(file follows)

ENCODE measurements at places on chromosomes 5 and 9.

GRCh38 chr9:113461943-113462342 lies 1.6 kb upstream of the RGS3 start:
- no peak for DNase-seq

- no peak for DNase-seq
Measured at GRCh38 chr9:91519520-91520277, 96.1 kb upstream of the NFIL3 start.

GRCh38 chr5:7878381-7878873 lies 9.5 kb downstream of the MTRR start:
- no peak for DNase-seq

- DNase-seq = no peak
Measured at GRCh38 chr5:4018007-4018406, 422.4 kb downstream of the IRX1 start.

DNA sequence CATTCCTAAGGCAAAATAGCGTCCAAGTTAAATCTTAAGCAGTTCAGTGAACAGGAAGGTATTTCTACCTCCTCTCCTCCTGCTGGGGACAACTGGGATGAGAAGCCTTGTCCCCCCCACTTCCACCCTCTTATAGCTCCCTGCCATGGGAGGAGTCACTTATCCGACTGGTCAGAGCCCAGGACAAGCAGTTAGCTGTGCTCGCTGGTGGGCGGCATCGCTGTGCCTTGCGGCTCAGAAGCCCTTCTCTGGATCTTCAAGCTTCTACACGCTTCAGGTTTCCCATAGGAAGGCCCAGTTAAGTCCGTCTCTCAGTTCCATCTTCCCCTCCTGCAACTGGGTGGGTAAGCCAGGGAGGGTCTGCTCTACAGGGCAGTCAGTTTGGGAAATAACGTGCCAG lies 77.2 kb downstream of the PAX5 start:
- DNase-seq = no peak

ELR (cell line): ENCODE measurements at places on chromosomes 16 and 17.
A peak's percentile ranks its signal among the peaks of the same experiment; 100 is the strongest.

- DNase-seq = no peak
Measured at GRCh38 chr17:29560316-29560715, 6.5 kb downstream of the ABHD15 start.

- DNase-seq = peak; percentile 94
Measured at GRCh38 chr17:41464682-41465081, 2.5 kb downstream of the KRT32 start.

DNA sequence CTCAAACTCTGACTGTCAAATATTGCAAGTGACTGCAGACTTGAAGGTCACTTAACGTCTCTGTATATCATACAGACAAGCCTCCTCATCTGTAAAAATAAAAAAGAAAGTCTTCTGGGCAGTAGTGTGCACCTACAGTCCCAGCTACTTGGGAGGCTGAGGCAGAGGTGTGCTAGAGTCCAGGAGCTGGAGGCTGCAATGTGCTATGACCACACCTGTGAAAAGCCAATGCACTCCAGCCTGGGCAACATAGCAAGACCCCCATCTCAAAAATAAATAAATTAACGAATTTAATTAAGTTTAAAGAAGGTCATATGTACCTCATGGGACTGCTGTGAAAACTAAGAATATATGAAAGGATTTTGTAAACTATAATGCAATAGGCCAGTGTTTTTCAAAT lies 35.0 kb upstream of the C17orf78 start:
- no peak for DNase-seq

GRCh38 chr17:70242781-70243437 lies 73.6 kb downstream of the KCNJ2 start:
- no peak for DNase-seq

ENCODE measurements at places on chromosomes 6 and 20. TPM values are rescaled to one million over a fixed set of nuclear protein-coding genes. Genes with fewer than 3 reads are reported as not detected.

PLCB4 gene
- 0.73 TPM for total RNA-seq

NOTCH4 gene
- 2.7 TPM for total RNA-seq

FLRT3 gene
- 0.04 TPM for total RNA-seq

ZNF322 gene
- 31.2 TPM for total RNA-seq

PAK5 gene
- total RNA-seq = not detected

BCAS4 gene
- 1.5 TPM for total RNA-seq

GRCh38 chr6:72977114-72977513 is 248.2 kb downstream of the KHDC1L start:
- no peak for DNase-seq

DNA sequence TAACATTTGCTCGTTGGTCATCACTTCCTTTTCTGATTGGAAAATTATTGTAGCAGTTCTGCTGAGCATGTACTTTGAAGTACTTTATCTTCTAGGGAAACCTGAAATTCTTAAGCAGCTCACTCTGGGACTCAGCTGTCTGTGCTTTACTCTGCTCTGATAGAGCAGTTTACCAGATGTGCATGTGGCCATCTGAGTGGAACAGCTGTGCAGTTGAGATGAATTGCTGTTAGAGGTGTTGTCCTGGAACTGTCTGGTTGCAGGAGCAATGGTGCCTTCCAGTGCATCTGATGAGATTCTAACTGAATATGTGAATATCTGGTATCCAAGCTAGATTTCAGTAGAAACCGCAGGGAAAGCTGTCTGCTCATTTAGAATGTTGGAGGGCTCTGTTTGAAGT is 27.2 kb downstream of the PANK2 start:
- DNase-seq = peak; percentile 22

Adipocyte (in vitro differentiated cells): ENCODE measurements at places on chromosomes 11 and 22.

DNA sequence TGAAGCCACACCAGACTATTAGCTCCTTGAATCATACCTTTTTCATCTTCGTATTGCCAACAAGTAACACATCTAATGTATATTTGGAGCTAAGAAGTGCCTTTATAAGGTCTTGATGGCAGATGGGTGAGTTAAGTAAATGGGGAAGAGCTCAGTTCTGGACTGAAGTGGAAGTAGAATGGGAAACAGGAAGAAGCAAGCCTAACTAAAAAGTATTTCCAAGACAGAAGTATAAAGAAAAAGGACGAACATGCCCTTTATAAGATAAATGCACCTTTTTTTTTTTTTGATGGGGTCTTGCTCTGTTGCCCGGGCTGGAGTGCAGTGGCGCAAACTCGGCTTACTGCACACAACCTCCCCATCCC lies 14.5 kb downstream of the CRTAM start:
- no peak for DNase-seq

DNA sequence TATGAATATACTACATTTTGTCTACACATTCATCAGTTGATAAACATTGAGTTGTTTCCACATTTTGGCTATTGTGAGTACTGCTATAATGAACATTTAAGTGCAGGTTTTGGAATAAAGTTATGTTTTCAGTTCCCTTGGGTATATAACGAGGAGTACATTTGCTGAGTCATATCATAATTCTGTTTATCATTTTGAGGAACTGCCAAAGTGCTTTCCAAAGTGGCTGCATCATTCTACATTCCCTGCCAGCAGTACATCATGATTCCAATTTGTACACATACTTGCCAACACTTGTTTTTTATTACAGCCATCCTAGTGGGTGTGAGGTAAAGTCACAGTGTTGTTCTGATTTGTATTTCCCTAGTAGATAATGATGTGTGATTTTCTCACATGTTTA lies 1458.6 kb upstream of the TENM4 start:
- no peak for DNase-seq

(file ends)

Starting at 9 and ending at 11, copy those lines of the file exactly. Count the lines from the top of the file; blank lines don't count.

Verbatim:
Measured at GRCh38 chr5:4018007-4018406, 422.4 kb downstream of the IRX1 start.

DNA sequence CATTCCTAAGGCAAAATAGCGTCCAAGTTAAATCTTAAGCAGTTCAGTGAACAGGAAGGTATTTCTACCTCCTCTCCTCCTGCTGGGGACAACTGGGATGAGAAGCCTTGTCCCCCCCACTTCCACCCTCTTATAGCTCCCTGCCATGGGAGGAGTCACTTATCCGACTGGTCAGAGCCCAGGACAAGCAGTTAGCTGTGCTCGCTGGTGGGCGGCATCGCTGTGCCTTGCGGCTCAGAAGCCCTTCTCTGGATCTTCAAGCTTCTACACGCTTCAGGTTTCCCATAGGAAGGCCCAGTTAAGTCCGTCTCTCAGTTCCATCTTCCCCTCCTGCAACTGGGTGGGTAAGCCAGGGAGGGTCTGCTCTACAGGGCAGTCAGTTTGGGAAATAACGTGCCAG lies 77.2 kb downstream of the PAX5 start:
- DNase-seq = no peak